Earlier today, Vladimir Chizhov, the Russian Ambassador to the EU, said in an interview with Interfax that Russia condemned the EU sanctions against Iran. He felt that the sanctions imposed on Tehran have exhausted their potential. According to Chizhov, Russia believes that continuing to use sanctions to exert pressure on Iran’s wrong, since they’re bleeding the Iranian economy dry and are affecting the living standards of its population. Besides, the sanctions were untimely, as they were imposed at a time when efforts to settle the Iranian nuclear issue had already begun… Tehran’s cooperating with the IAEA delegation as well as being in contact with the Big Six group of negotiators. Chizhov said that he’s certain that the oil embargo’s also harming EU interests, as Europe’s biggest consumers of Iranian oil, Greece, Spain, and Italy, were hit hardest by the current Euro Zone crisis.

2 February 2012

Voice of Russia World Service


Monday, 30 January 2012

The Outcome of This Week’s Posturing: Asia Refuses to Back the USA and Europe Against Iran

THIS is the world of Newt Gingrich, Rick Santorum, and Mitt Romney… and what they want to do with Iran. It’s why many countries won’t join the US/EU embargo of Iran… any questions?


Asian countries threw down a challenge to the USA and the EU. China, India, and Turkey refused to support a ban on Iranian oil imports, and they’ll not allow the USA to block the export of Iranian oil. Japan and South Korea are planning to follow suit. This week, the EU banned the import of Iranian oil imports, but it remains an isolated unilateral action. On Monday, EU foreign ministers approved a new package of sanctions against Tehran that provides for a gradual ban on the import of Iranian crude oil and petroleum products. The EU plans to stop purchasing oil from Iran by 1 July. Until recently, the main buyers of Iranian oil in Europe were Greece, Italy, and Spain, who bought 600,000 barrels a day. Yevgeni Satanovsky of the Institute of the Middle East said, “Europe decided to buy itself some time so that it could find alternatives to Iranian oil imports. Europe will have no problems replacing Iranian oil with oil from Saudi Arabia, the United Arab Emirates, or Kuwait. The Gulf Cooperation Council has already made it clear that it will recoup the losses”.

Meanwhile, some oil refineries in Europe might face quite a headache, for they’re not only set up to refine Iranian crude oil, they refine a particular sort of it. Experts have speculated on whether an embargo will hit the buyer or the seller harder. The IMF predicts a 20 to 30 percent increase in the cost of oil. Sergei Druzhilovsky of the Moscow Institute for International Relations said, “That means an increase of 20 to 30 dollars per barrel at current prices. Europe accounts for 18 to 20 percent of Iranian crude oil exports. A ban on these exports will not collapse or cause any serious problems for the Iranian economy. It might affect oil prices set for China and India, which could create a bit of a problem. It looks like “dumping” is inevitable, as Iran will definitely have crude oil stockpiles available for sale. Iran’s now switching to payments in currencies other than the dollar, the Japanese Yen, the Indian Rupee, and the Chinese Yuan”.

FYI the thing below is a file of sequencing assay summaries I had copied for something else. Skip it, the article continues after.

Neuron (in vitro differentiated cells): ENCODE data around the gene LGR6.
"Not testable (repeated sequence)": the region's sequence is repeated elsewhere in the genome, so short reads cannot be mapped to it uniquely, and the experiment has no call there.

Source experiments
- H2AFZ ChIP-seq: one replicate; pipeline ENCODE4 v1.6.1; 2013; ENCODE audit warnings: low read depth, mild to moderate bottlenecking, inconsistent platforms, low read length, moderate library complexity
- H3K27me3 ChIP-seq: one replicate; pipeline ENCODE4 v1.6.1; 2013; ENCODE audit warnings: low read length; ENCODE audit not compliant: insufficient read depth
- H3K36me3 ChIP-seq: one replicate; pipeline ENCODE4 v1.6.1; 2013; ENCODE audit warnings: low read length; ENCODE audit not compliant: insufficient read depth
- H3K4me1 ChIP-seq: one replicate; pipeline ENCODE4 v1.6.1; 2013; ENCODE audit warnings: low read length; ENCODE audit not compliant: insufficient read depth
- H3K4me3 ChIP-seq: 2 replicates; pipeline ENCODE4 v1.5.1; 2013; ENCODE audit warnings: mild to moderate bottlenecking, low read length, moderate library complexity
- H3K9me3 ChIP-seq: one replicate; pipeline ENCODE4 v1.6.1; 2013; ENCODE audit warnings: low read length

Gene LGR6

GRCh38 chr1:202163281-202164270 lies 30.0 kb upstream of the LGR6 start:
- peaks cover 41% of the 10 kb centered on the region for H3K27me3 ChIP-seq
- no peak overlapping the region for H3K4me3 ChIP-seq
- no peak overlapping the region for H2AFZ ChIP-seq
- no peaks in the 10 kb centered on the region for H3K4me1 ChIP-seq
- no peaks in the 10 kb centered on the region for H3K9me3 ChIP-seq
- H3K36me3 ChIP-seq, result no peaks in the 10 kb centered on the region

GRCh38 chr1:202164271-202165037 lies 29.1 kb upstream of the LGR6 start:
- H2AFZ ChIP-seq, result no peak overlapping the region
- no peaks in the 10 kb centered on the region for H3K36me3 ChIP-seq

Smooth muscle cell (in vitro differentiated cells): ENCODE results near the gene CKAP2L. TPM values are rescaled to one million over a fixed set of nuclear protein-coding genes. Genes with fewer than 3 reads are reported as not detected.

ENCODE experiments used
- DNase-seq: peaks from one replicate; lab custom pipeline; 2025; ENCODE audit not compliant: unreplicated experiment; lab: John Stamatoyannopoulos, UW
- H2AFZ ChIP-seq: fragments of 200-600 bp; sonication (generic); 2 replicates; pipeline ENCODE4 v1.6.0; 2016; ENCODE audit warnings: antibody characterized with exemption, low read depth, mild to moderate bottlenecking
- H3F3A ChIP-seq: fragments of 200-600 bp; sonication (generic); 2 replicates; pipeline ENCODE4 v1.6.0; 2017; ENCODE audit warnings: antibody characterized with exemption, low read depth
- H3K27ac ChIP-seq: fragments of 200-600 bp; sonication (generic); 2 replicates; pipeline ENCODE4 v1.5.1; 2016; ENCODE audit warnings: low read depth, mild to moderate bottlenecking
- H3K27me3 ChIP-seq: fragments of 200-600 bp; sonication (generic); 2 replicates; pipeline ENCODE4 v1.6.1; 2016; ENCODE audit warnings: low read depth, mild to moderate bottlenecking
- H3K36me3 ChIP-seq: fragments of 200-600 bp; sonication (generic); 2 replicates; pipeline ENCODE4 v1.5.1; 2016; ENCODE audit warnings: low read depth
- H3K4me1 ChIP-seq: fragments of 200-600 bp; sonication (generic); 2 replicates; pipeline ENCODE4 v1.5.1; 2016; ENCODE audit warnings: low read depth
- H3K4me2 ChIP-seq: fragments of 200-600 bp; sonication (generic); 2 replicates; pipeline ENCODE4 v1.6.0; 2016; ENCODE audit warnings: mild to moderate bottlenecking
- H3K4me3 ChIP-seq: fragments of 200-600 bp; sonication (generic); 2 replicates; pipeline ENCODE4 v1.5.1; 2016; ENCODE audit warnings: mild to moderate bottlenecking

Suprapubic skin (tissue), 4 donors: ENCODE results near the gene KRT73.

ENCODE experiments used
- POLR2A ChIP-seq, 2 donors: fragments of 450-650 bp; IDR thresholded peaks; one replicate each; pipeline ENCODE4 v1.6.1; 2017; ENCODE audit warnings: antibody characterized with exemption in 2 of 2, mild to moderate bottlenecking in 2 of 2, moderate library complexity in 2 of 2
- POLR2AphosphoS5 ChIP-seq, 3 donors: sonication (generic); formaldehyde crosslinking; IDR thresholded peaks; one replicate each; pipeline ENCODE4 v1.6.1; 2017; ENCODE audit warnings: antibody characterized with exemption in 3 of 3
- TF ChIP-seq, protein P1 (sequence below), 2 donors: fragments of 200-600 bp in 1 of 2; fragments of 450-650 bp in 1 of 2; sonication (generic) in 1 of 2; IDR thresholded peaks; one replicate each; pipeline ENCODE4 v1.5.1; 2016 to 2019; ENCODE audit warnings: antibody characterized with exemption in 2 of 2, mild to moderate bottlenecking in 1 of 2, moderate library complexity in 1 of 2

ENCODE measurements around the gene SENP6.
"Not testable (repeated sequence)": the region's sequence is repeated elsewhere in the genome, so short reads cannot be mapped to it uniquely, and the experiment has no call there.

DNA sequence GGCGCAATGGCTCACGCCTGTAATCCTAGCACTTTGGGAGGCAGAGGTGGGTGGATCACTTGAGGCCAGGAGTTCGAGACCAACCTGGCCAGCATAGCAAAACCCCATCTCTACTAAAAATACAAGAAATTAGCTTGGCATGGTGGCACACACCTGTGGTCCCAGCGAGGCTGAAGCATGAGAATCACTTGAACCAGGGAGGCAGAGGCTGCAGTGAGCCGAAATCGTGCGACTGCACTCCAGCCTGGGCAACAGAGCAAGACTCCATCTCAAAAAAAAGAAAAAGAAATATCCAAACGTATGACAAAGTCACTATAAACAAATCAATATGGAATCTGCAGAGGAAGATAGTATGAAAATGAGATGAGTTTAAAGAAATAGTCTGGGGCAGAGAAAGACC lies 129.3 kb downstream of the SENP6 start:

This week, China and India reiterated their determination not to support the embargo. Japan‘s gradually changing its position, having initially yielded to pressure from the USA. It has now asked, as an exception, not to cut its imports from Iran. South Korea dragged its feet over the decision, forced to choose between political solidarity with its pushy overseas ally, and the country’s energy security. Analyst Stanislav Tarasov commented, “Unlike Tokyo and Seoul, Ankara unhesitatingly rejected pressure from the USA without hesitation. Turkey’s position is purely pragmatic. It’s well aware that Europe’s going through a depression and that cutting Iranian oil imports would only make things worse. Iran is Turkey’s main trading partner, accounting for half of its oil imports. Ankara won’t find any alternatives to Iranian supplies amongst the Arab countries, from which it’s trying to distance itself in any case. Besides, Iranian oil offers it freedom to act as it pleases. Turkey is simply being sensible about the issue. A crude political game is underway, aimed at pressuring Iran, which simply testifies to the deteriorating quality of Western diplomacy. The West is trying to make Iran begin talks with the ‘six’ (the five permanent members of the UN Security Council and Germany) on its nuclear programme. The problem is, after Turkey played a crucial role in mediating Iran’s consent to a meeting with the six-party representatives in Istanbul, the West started ‘torpedoing’ the talks”.

Yevgeni Satanovsky commented on Ankara’s position, saying, “Turkey wishes to demonstrate that it’s an independent player, a regional superpower, and sets its foreign policy towards its neighbours as it will. On the one hand, it agreed to station an American radar base on its territory, certainly an anti-Iran move. Yet, on the other, it’ll continue to buy oil from Iran, as Ankara’s interested in energy cooperation with Tehran”.

On Friday, the Pakistani Foreign Ministry reiterated that Pakistan would take part in a project to build a gas pipeline from Iran to Pakistan despite the threat of an imposition of international sanctions, even though the USA is strongly against the project. In commenting on their stance, the Pakistani Foreign Ministry emphasised that international sanctions should be limited to Iran’s nuclear programme and should not affect Pakistan’s participation in a gas project with Iran.

28 January 2012

Konstantin Garibov

Voice of Russia World Service


Create a free website or blog at WordPress.com.